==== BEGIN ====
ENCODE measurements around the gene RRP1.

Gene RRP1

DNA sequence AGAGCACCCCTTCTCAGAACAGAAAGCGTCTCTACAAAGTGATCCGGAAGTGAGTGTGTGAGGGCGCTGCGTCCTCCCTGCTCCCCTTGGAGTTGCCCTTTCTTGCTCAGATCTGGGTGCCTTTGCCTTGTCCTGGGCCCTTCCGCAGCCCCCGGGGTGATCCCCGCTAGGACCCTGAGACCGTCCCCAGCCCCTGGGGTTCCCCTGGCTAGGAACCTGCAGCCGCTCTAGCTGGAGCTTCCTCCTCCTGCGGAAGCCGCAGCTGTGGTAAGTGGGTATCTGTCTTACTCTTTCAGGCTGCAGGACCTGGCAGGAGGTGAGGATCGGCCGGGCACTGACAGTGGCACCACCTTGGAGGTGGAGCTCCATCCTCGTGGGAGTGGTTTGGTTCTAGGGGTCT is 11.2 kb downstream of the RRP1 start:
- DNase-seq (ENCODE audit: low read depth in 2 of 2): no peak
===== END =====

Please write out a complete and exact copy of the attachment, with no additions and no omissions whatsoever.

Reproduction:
ENCODE measurements around the gene RRP1.

Gene RRP1

DNA sequence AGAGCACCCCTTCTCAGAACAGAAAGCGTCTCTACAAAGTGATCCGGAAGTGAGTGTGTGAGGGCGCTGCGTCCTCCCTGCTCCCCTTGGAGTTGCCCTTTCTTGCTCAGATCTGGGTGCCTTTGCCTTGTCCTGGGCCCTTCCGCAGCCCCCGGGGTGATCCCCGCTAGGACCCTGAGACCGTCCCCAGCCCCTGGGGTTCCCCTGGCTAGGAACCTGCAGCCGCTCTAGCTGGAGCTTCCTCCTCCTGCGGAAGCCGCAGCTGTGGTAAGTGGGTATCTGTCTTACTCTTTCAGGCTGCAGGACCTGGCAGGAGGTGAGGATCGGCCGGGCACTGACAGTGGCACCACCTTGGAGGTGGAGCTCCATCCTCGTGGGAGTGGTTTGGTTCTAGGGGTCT is 11.2 kb downstream of the RRP1 start:
- DNase-seq (ENCODE audit: low read depth in 2 of 2): no peak